Aficionados of modern dance and movement theatre take note: if you are hungry for something unique, abstract and poetic, get thee to the Plum space at Arena Stage for A Short History of Unfortunate Animals. Created and interpreted by New Mexico artist Lorien House (with tech/stage management by Katie Farmin), the characters and dances evoke a wide range of styles. Eclectic but fascinating, House (also known by her pen name, Glena Trachta) takes you on a brief tour of the ‘unfortunate’ – those already extinct and those who see the threat coming.
House begins by assuming the persona of a Guide, in Bob Fosse threads, and playfully turns her body into pure fluidity as a fierce wind announces the show’s opening. Through poetry and movement, she then evokes the passing of a species that was “hard to love, harder still to make money off of.” Whether confronting the bias against older artists (her Endangered persona, decked in professional boxer’s shorts) or embodying fierce independence (The Feral), she proceeds with brief, poetic monologues punctuated by dances drawing from music as diverse as the Balkans and the Clash. The angularity of House’s movements evokes at once the sensuality of Fosse as well as the German Expressionists.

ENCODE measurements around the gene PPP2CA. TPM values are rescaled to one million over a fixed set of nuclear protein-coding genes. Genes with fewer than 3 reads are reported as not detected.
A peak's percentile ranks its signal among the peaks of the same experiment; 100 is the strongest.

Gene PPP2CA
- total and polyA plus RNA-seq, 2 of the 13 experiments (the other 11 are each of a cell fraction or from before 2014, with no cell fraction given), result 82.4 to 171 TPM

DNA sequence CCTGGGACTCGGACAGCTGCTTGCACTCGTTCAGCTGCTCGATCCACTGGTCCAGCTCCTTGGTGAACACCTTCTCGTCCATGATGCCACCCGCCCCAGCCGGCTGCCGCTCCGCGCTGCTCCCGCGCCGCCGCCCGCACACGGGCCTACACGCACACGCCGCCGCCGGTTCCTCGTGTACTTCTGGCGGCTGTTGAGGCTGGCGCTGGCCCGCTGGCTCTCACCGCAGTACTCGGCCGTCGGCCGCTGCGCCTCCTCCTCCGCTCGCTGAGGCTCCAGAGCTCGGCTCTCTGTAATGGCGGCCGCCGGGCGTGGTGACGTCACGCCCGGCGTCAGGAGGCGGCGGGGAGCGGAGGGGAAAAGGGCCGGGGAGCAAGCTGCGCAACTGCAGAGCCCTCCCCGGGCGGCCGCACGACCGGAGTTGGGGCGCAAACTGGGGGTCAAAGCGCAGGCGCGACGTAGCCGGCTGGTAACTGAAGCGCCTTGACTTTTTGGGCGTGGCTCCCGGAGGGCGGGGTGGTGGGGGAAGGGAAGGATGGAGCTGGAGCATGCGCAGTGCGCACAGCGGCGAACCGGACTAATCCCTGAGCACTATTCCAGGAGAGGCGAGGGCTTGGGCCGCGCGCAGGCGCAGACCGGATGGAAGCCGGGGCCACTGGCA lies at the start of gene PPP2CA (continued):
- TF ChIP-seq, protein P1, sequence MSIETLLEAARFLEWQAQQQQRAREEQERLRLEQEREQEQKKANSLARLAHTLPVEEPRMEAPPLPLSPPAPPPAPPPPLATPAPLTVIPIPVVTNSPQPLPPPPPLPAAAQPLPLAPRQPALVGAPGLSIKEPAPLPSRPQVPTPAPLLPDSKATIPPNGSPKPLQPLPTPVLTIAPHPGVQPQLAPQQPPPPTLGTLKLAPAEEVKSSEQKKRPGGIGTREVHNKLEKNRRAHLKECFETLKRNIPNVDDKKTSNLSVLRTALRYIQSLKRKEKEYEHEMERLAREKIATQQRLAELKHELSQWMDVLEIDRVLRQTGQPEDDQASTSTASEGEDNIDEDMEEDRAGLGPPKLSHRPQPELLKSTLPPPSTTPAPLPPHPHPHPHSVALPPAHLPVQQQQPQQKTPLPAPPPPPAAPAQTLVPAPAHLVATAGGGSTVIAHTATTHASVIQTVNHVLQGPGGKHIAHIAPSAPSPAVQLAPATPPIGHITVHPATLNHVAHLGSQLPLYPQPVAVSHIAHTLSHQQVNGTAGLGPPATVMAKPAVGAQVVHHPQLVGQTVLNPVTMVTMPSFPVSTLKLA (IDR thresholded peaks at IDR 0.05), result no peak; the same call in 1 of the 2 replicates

The threats are everywhere, of course—there is an evocation of our immigration camps here—but there are also signs of extinctions past, in the figure of an orchid whose blossom bears witness to a species long gone, whose existence can only be gleaned from those tender petals.
The highlight of the show comes with House’s evocation of Federico Garcia Lorca, and his protest against the brutality of the city, “New York (Oficina y Denuncia)” (New York: Office and Denunciation). Muttering scattered numbers (evoking the “multiplication” of Lorca’s poem) she paces nervously in strict geometrical patterns, like the millions of cattle that, as Lorca says, are led to the slaughter in order to feed that great city. You will want to look up the poem – English translations are available online too (House uses the Spanish in performance).
A Short History of Unfortunate Animals is an evocation of what is lost, and what we are now in danger of losing—both among our own species but also among the living things of the world at large.
Running Time: 45 minutes (although information on the website lists 60), without intermission.
A Short History of Unfortunate Animals performs July 13, 16, 19, and 26 in the Plum space on the top floor of Arena Stage, the Mead Center for American Theater, 1101 6th Street SW, Washington DC. For tickets, call 866-811-4111 or go online.